One of my teenagers borrowed my car the other day. When I got in it to rush to daily Mass the next morning, I realized the gas gauge was on empty. I had a choice to make; I could try to make it to the church on time and risk running out of gas, or I could stop for gas and certainly miss most of Mass. Hmmm. I chose Mass.

I made it to the church and quipped to my mother, “I made it here on faith and fumes.” It struck me that as a catechist I have often found myself in a similar position. How often have I found myself exhausted, with little left in my own spiritual gas tank trying to fill up the spiritual tanks of my students?

It reminds me of the airline instructions, “If the plane should lose oxygen, please place your own oxygen mask on before helping others.” Wise words, but if your instinct is to put other first, we disregard them as advice for other people.

How can we make sure that we are spiritual rested and full so that we can help our students?

1. Say no. I recently took a year off teaching faith formation. I was helping my husband adjust to a new work situation, volunteering at my kids’ school and just couldn’t do it all. This year I returned fresh and ready to face a new school year. The break was good for me and I am sure that others were blessed by the new opportunity to jump in and fill my slot as a volunteer. *Now, having said that, please don’t all jump ship at once or my inbox will be filled with angry messages from all your faith formation directors.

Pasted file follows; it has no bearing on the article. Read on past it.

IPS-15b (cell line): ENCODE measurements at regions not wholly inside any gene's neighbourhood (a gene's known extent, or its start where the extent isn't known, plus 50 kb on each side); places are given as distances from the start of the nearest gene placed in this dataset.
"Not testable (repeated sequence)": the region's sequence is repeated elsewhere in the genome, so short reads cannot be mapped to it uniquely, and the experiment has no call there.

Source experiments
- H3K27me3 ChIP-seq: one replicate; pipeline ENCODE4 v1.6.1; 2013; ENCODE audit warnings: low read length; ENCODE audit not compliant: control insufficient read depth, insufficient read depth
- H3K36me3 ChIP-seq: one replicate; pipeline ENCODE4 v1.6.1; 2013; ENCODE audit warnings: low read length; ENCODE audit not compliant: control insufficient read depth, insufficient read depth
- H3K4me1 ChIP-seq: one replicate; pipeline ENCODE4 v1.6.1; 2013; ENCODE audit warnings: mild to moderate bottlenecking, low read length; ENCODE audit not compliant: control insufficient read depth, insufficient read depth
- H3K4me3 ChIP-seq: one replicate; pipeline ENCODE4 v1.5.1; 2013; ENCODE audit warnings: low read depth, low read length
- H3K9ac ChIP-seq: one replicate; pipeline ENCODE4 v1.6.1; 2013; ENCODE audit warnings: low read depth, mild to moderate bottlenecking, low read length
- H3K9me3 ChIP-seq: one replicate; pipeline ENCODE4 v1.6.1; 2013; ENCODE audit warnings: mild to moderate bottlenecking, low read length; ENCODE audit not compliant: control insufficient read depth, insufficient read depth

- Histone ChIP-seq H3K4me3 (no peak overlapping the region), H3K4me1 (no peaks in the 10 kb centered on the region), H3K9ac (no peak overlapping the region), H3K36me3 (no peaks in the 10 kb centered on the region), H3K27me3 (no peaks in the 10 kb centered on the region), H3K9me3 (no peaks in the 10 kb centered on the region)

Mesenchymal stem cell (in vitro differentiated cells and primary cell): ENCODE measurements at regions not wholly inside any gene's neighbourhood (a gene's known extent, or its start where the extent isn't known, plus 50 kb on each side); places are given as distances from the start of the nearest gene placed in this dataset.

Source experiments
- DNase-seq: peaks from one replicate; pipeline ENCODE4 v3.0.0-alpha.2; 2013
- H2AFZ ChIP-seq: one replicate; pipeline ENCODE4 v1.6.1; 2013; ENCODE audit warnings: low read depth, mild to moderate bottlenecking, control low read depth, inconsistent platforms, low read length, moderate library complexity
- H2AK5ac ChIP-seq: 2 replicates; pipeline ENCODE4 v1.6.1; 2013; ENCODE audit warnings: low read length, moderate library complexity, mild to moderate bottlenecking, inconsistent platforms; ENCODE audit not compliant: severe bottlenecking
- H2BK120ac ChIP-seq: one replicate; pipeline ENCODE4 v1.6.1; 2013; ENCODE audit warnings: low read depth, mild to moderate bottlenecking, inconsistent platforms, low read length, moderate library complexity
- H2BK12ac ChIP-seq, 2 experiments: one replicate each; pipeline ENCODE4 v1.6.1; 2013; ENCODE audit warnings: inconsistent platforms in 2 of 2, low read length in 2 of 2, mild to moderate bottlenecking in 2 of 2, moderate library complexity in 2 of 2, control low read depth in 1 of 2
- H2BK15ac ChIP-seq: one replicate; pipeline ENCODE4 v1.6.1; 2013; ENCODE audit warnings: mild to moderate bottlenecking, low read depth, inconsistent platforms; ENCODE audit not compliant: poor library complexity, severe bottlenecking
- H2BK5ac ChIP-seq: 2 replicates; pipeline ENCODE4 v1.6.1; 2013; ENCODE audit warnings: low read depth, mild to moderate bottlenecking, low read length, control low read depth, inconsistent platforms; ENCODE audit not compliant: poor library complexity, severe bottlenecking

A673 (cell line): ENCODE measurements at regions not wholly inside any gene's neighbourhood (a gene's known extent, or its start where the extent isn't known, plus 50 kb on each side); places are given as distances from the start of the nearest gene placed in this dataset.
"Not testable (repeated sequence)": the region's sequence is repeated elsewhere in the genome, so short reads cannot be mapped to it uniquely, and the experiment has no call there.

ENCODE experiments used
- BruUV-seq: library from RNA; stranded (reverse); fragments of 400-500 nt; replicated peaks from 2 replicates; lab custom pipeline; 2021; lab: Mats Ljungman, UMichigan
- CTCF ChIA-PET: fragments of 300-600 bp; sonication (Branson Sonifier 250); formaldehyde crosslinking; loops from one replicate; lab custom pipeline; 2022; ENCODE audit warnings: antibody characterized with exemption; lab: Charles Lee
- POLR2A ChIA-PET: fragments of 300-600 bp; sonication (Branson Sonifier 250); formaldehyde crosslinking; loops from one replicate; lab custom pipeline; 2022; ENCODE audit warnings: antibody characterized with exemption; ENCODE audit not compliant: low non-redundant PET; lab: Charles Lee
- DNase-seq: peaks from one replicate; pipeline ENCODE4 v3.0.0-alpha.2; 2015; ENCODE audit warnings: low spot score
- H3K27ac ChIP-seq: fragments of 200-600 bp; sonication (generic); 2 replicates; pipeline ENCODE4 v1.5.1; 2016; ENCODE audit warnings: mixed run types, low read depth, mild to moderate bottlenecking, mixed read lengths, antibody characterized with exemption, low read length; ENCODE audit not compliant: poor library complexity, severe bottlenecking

2. Get rid of one thing when you take on one new thing. This advice works for keeping your closet clean and keeping your calendar from getting overwhelming. If you take on a new job at church, consider giving up something you are already doing. Teaching, being a lector, serving on parish council and bringing communion to the elderly are all wonderful services to our faith community! However, no one said that one person has to do all those things. Sometimes, when we step down we give another person a chance to step up.

3. Pray, pray, pray! Remember that Christ promises that His burden is light and He promises us rest. When we are overwhelmed we are often not devoting the time to prayer that would (ironically) refresh us.

4. Change the routine. Getting in a rut can make us feel drained and empty. Something as simple as doing a craft instead of lecturing, or taking your class in front of the Blessed Sacrament to recite a decade of the rosary can renew your own interest and energy for your class.

5. Have fun! Being silly and having fun always makes us feel better. Take the time to play, to rest, and to be in the company of those you love. This is my prescription for a full spiritual gas tank.